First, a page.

When Al Queda and the Taliban surrender (or we find some other route to peace) we can discuss a prisoner transfer.

I think such a move now would eliminate much of the human rights abuse claims against the US regarding such prisoners. Am I wrong?
Posted by: ruprecht || 05/24/2004 15:25 Comments || Top||

#9  It is stuff like this that makes it so hard to admit being an attorney in California.
Posted by: Sgt.DT || 05/24/2004 16:20 Comments || Top||

#10  When Al Queda and the Taliban surrender (or we find some other route to peace) we can discuss a prisoner transfer.

Who do we negotiate with and why? Do we release killers so the world feels better about us? I don't think so
Posted by: Frank G || 05/24/2004 16:28 Comments || Top||

#11  When Al Queda and the Taliban surrender (or we find some other route to peace) we can discuss a prisoner transfer.

Nope. Absolutely not.

Any al'Qaeda we capture should be grilled for intelligence info, then executed. They've placed themselves outside the law; let them pay the price for it.
Posted by: Robert Crawford || 05/24/2004 16:35 Comments || Top||

#12  "Who do we negotiate with and why?" If Al Queda or the Taliban choose to negotiate they determine who the negotiator will be. We then determine how much we trust that negotiators ability to do what he says. Saying we negotiate is a far cry from saying we'll bend over and release everyone. I'd turn over a hundred Al Queda lackeys for Bin Laden (or his head).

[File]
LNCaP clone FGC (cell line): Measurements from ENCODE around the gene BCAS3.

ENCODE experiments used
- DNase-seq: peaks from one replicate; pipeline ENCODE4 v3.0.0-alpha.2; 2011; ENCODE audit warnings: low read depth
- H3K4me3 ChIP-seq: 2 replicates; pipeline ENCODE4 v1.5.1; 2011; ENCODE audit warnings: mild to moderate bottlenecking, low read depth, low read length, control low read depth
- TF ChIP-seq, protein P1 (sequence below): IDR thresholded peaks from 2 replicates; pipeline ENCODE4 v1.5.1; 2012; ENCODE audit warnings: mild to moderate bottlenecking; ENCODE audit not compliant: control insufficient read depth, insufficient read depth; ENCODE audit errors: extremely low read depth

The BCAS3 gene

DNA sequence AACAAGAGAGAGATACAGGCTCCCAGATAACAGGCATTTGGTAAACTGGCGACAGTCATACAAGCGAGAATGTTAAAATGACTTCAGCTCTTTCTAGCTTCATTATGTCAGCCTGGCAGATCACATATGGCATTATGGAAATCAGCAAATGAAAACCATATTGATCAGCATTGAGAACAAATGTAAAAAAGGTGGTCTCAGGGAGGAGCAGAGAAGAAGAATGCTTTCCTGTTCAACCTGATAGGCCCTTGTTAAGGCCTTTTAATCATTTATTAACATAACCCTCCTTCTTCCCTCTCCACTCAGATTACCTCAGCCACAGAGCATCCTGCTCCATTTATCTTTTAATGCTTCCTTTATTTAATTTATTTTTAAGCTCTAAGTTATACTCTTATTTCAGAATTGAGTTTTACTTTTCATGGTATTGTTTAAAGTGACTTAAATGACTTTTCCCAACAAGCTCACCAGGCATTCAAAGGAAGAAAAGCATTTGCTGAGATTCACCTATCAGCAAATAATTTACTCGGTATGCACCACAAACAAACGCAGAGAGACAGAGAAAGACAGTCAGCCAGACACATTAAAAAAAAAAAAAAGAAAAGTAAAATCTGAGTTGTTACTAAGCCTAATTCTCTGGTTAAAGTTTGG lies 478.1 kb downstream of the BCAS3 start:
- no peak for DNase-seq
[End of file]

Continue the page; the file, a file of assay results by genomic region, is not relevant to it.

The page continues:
"Any Al'Qaeda we capture should be grilled for intelligence info, then executed." What are we waiting for then. We've gotten all of the intelligence out of these guys months or years ago. Now they are in legal limbo. I'd be happy to execute them. I'd be happy to change their legal status to POW and otherwise let them rot. As I said above, I'd be happy to free a few POWs if the exchange resulted in Bin Laden (or some other Al Queda leaders) capture.